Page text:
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Leadership: A constructive rebel bucks hierarchy

One leadership style leads a constructive rebel to break rules in diplomacy.

This article about Dennis Jett – a constructive rebel of diplomacy – is part of The Christian Science Monitor's Nov. 28 cover story project on the leadership style of the maverick.
Mr. Jett (c. is shown on a Peruvian drug interdiction boat in 1999 when he was U.S. ambassador to Peru.

Courtesy of Dennis Jett

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The highlights reel of Dennis Jett's foreign-service career would screen like an action film – saving journalists from warlords, calling out power-hungry foreign leaders, pushing peace between rebels and governments, even helping rescue hostages. Such drama is not usually the stuff of diplomacy, but Mr. Jett wasn't your usual diplomat.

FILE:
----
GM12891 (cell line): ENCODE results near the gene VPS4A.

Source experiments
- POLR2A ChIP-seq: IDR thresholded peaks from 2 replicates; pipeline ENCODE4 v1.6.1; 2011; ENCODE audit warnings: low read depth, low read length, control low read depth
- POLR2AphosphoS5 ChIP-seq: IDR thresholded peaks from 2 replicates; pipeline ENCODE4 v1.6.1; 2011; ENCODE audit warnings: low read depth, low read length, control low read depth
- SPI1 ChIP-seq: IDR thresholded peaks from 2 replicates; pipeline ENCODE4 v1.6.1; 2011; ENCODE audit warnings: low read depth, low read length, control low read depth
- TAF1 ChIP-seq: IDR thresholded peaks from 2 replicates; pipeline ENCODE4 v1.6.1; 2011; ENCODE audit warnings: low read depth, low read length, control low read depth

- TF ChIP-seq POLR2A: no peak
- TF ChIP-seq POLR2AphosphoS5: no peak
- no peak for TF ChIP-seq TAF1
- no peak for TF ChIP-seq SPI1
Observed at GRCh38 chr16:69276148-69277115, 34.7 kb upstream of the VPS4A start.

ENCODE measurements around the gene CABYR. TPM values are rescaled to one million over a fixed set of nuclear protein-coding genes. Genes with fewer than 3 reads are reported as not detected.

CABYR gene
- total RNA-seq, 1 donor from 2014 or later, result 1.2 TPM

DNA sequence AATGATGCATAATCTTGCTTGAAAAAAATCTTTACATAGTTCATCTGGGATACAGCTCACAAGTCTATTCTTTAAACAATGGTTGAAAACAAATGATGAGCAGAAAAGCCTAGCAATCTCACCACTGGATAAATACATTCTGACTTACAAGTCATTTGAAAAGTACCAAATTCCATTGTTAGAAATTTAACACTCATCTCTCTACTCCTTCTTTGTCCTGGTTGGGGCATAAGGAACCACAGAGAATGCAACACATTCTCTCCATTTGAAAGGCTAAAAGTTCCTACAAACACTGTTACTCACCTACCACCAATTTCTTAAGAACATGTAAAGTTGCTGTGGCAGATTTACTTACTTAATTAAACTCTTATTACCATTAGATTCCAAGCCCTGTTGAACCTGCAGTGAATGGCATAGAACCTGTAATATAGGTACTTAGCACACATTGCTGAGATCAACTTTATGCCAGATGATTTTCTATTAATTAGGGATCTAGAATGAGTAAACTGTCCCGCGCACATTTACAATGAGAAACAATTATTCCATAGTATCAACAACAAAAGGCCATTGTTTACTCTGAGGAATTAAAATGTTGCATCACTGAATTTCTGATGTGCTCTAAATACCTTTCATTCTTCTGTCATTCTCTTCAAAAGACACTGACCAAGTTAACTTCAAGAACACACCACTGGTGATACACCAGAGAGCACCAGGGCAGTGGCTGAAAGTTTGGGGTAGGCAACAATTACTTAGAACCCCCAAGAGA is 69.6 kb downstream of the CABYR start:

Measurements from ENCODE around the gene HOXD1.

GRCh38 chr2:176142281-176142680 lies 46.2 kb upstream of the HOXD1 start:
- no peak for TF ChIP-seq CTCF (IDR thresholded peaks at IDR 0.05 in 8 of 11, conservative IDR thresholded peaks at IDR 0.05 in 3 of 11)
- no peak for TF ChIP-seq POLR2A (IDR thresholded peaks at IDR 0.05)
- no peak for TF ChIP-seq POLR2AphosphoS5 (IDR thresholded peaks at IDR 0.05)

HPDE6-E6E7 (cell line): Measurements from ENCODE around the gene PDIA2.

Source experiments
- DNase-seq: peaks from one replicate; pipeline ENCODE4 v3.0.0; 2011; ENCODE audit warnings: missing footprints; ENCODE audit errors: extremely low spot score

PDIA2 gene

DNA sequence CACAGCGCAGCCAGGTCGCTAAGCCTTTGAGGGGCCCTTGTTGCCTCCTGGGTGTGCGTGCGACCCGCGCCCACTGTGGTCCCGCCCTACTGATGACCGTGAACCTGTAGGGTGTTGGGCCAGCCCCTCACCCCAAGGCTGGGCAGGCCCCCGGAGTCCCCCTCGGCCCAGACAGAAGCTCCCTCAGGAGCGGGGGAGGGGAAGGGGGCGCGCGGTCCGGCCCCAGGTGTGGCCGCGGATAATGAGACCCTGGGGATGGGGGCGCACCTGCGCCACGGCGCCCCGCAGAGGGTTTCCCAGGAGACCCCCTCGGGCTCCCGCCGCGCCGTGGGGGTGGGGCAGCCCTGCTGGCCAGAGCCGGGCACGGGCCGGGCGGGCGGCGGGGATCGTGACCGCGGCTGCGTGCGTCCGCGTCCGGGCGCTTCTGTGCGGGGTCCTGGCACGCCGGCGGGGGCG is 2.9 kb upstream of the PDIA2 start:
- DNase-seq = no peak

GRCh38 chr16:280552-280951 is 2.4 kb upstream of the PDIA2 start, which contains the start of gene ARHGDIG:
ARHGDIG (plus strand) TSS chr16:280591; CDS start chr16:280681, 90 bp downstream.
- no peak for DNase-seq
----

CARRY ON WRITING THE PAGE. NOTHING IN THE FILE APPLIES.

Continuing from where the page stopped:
During a 28-year career with the State Department, he walked the fine line between emissary and maverick. Jett eschews the latter word – John McCain's failed presidential bid made the term too narrow, he thinks – but not necessarily the sentiment. "I was trying to say what I thought needed to be said, even though it made some in the State Department uncomfortable," says Jett, now a professor of international affairs at Pennsylvania State University in State College.

Uncomfortable as some may have been, others also recognized Jett was right. Jett is a recipient of the Christian A. Herter Award, given annually to a high-level US State Department employee for an accomplishment rather unorthodox in an institution rooted in obedience and hierarchy: effective dissent.

"It's one of our most significant awards ... because it's given to a senior foreign-service officer [who] basically opposes policy in a constructive manner," says Perri Green, who coordinates the award for the American Foreign Service Association. That person, she says, "has an amazing impact on the policy."


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